Simple And Easy Image Optimization With Semalt

Images play a big role in creating quality and engaging content. You can only imagine how boring it would be if you opened a web page only to be met with a big chunk of text. Infographics, photos, illustrations plus a host of other image files make your content appealing to the eye. In addition to this, they have the potential to reel in more traffic (obviously via an image search result).

However, Lisa Mitchell, the Semalt Customer Success Manager, reminds you that all this can be possible if you optimize your website's images for Google and other search engines.

Choosing the perfect image

Step One: Make sure it is relevant – All webmasters must ensure that their websites are relevant and engaging. Bad user experience will definitely lead to a high bounce rate, so choosing a relevant image, you are on the right path.

Choose your blog and website's images using the following guideline:

  • Ensure that the images relate to your niche or topics
  • Choose images that emphasize points you'd wish to drive home.
  • Your images must enhance the viewing/ reading experience rather than disrupt the same.

Besides, be sure to avoid using stock images. These make your web pages look generic, boring and not engaging at all. As much as it may be expensive to get quality photos, it may not be a bad idea to hire a professional photographer.

Step Two: Getting free images

Trust me; you wouldn't ever wish to be embroiled in a copyright lawsuit. As such, it is always a good idea that you use your own images. Here are some tools you can use to customize your images.

Canva – includes a library of stock images plus illustrations and vectors, which you are free to use to make your graphics. Canva also has filters as well as a handful of features for image editing.

Freepik – this tool is akin to an image search engine. It will crawl through hundreds of thousands of images to give you one that fits your search best. Freepik is a great resource for PSDs, illustrations, icons, vectors, and photos.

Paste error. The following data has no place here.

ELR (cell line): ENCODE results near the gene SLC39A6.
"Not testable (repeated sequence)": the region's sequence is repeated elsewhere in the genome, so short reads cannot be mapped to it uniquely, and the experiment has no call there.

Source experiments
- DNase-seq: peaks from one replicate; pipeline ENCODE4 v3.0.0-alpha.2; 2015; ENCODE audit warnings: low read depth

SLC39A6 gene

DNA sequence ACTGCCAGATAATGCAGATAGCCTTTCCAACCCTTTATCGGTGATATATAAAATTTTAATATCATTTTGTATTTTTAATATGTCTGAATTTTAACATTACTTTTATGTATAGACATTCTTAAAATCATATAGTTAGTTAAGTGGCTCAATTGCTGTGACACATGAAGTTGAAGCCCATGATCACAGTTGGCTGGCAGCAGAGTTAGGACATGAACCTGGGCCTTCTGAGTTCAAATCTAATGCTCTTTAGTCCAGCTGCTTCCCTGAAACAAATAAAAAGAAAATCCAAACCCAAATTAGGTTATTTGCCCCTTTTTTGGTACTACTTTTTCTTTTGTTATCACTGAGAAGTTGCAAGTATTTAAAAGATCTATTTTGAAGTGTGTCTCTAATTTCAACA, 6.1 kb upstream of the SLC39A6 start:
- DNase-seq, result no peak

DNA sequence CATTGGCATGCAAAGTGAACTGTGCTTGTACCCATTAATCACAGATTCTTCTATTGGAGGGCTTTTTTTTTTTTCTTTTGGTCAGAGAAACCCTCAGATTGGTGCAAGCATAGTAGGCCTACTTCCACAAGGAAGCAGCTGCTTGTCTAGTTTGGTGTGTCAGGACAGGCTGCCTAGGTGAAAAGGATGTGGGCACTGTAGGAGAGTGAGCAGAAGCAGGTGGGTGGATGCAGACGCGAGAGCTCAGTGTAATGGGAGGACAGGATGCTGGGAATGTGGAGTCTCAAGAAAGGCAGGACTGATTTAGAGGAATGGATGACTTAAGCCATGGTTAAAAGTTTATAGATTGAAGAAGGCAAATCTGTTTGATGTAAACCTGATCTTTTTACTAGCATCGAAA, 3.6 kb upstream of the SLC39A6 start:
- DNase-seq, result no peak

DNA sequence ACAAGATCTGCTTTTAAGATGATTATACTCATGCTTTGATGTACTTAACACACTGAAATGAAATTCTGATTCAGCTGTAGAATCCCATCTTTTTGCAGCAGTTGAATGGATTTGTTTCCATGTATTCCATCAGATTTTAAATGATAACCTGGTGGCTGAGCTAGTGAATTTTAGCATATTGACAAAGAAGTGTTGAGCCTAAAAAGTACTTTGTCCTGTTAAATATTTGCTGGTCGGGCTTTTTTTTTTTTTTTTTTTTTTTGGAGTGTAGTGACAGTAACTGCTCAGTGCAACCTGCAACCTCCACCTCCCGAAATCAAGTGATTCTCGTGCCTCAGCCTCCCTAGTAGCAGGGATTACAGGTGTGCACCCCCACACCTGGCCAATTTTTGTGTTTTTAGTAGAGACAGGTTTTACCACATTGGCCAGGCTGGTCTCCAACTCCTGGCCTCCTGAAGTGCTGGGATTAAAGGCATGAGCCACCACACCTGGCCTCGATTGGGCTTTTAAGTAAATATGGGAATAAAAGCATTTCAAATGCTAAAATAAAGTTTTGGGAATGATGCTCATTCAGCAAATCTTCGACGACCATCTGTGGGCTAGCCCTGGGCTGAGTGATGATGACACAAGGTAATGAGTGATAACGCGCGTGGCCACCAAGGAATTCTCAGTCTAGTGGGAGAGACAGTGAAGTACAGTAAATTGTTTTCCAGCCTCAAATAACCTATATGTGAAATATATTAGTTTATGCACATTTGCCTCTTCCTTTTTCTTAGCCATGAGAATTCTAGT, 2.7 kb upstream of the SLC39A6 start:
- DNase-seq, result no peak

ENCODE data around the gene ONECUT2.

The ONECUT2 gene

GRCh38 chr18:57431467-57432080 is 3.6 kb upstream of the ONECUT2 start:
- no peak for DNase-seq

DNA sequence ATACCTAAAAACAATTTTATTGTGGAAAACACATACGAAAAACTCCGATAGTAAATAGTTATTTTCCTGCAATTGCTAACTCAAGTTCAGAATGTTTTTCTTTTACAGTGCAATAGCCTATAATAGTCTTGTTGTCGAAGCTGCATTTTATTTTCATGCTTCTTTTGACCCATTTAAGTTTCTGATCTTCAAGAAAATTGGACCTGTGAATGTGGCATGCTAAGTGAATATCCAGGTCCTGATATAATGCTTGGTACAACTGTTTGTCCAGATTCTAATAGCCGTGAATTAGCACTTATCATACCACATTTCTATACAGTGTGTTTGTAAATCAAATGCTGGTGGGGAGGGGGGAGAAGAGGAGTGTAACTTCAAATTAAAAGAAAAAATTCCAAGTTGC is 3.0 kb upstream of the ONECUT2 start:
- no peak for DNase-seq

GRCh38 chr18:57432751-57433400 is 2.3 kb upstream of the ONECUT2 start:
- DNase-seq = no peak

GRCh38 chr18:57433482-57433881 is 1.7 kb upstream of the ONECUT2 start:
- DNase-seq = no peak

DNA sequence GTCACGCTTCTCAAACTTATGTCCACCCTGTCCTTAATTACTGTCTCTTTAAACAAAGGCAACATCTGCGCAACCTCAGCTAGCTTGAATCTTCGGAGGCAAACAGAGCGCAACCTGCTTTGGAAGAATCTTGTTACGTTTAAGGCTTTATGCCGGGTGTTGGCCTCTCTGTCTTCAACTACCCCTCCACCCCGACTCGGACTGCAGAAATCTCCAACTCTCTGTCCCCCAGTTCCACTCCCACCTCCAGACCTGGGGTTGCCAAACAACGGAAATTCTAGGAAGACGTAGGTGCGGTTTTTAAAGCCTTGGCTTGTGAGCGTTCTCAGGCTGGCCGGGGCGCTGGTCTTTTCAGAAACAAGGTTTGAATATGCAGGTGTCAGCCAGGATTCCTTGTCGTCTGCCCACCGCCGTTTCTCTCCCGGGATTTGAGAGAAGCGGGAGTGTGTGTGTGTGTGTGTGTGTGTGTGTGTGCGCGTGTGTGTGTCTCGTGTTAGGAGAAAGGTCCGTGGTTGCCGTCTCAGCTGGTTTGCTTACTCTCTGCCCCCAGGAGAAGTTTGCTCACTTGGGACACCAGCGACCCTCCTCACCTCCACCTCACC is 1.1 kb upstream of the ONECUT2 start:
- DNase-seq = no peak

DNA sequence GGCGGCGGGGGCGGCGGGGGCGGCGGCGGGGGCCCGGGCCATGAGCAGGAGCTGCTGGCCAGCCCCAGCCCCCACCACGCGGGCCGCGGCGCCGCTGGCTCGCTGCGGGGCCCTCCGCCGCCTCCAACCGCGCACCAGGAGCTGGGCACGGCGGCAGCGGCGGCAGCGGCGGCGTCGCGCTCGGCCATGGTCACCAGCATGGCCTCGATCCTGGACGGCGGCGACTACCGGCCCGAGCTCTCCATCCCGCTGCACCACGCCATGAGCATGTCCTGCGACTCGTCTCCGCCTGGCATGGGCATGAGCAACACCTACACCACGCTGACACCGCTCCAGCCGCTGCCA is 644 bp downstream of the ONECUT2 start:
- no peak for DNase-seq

Google Images – this resource is perfect but be careful with copyrighted images. For this, modify the search results by selecting 'labeled for re-use.'

Flickr – in this case, use an attribute license, a nor derivative one or a non-commercial one to avoid copyright infringement.

Getting image file names right

Once you have created a custom image, then the real work begins. Image optimization begins with choosing the right filename. Why? Well, they boost your SEO ranking. Here are the best image file naming practices you should put to use:

  • Use a hyphen as a word separator – never use the underscore because they are not recognized by search engines at all. For Google, there is no difference between 'image_file.jpg' and 'imagefile.jpg.'
  • Be concise and descriptive – put as many details as you can.
  • Always use keywords naturally.

Titles and the alternative attribute

The alt text or alt tag refer to attributes that go into the image tag. Use these to provide more details about your images specifically those that were not included in the file name.

Image size

Maximize your website's speed by scaling down your images to the smallest size possible. Adobe Photoshop, ImageOptim, JPEGmini and PunyPNG are cool tools you can use for this. Do not forget to try Google's Page-Speed Insights for identifying pics that drag down your page's loading speed.